File(s) under permanent embargo
Reason: Restricted by author. A copy can be supplied under Section 51 (2) of the Australian Copyright Act 1968 by submitting a document delivery request through your library, or by emailing firstname.lastname@example.org
Beyond Discipline(s): The Thought of the Archive in Foucault and Derrida
In order to distinguish essays and pre-prints from academic theses, we have a separate category. These are often much longer text based documents than a paper.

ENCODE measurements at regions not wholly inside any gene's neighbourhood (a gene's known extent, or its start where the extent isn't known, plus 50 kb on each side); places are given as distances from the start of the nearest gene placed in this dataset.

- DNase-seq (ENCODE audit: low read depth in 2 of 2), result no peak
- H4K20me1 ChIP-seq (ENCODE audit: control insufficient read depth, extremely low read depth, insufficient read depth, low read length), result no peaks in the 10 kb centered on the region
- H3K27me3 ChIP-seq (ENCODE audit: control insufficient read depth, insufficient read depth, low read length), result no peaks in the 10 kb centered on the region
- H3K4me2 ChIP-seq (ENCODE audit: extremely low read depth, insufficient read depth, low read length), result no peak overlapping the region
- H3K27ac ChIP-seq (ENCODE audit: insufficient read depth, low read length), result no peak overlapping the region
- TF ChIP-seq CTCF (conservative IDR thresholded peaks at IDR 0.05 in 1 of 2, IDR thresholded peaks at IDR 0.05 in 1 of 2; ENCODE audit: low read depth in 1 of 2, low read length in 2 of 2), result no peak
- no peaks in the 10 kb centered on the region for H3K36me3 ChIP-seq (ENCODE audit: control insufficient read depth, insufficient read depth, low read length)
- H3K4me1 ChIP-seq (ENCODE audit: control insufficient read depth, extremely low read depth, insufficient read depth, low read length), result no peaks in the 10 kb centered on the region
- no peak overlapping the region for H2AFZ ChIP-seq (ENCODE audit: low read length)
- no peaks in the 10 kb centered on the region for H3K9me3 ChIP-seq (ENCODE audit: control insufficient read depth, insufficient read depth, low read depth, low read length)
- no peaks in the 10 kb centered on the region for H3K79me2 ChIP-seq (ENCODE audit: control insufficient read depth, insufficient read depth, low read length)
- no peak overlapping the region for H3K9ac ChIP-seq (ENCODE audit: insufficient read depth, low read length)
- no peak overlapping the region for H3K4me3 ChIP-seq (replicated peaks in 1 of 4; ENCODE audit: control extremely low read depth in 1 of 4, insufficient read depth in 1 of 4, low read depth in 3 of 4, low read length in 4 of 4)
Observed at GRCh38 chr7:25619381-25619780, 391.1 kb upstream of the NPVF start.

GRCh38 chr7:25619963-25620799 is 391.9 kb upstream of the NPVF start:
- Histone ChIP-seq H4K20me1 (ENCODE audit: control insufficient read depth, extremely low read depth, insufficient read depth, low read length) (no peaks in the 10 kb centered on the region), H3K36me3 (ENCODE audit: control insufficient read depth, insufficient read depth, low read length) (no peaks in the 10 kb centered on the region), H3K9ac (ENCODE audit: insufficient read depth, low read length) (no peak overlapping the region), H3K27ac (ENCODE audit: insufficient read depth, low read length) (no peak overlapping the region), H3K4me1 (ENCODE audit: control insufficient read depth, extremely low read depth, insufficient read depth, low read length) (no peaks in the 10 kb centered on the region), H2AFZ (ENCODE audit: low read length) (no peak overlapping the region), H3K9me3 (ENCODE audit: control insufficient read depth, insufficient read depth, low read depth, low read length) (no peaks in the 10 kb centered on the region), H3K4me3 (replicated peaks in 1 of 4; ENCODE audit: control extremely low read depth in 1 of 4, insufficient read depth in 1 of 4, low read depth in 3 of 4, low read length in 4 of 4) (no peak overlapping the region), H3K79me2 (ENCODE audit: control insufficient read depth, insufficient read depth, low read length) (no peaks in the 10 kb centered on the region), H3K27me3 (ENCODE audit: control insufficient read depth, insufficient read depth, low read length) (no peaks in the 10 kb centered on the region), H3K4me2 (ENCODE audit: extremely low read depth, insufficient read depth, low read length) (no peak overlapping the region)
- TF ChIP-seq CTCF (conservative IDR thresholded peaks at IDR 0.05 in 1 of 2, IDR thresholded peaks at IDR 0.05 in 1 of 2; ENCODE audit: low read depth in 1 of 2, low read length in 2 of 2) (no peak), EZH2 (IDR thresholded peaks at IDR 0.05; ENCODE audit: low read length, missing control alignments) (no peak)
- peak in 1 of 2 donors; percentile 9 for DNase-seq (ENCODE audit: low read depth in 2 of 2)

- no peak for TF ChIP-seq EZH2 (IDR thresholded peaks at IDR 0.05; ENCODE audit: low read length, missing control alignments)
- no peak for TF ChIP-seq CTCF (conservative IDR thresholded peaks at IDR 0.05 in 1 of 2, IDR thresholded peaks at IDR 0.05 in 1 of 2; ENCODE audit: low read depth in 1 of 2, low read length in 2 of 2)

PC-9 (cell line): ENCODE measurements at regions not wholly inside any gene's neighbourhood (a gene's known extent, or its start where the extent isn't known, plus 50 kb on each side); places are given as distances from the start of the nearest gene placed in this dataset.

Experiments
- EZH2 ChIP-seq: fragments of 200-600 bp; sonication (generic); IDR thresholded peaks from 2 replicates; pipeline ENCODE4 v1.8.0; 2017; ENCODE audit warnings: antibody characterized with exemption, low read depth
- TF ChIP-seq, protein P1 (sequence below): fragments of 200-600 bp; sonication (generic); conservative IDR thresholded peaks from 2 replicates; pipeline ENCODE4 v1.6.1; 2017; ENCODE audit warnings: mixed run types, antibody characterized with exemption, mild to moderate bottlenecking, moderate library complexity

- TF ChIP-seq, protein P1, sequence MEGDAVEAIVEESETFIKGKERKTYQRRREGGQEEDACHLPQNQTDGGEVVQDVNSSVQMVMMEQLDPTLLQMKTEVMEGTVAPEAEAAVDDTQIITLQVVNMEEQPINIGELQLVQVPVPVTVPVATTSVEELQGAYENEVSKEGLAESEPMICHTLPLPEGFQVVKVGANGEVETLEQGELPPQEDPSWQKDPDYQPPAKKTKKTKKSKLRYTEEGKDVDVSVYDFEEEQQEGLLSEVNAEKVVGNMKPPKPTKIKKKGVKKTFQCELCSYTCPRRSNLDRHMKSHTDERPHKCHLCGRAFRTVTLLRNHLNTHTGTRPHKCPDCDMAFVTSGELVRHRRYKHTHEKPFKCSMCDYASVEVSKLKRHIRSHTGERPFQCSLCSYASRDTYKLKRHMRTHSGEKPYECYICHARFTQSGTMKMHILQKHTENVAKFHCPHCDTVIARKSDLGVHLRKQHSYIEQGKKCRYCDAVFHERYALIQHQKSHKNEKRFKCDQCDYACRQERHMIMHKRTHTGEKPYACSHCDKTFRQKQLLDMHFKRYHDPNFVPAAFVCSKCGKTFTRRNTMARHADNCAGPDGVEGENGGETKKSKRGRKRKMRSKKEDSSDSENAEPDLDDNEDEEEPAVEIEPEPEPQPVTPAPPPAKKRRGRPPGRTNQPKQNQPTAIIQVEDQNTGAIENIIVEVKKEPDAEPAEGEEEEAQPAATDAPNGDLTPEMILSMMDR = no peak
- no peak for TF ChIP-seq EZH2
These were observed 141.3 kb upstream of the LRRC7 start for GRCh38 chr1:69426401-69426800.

But to succeed as a corrective, the thought of the archive needs not only depart from but also remain conversant with this philsophical tradition. Thus, I argue, in both cases, however different otherwise, ‘the archive’ marks a critical transformation of Kantian boundary conceptuality (Grenzbegriff) from a tool for the necessary (architectonic) integration of natural scientific orders, into a paradoxical logic of transdisciplinarity. My argument proceeds in two main steps: a brief reconstruction of Kant’s doctrine of boundary conceptuality and its post-Kantian fates, followed by an exposition of Foucault’s early, archaeological concept of ‘archive’ as a Neo-Kantian (methodological and anti-metaphysical) transformation of boundary conceptuality, more specifically as an ideal-typical concept in the style of Weber. It concludes with a discussion of Derrida’s concept of ‘archive’ (especially in Archive Fever) as a transformation of Kant’s Grenzbegriff in the opposite direction (‘transcendental yet speculative'), which—I show—occurs through an aporetic ‘raising of the stakes’ that implicitly problematizes Foucault’s ideal-typical concept. Superficially, everything separates the two concepts: Foucault’s names the historically contingent (yet non-arbitrary) organization of an ideal-typical space of knowledge and the sedimentation of relatively stable and stultifying epistemic orders; while Derrida’s questions the very form of the ‘problem’ (or ‘task’ for thought) which is at the heart of Kant’s boundary conceptuality and Foucault’s transformation thereof. The only thought, I argue, capacious enough to let us think this difference, which is nevertheless not a differend, is Kant’s Grenzbegriff.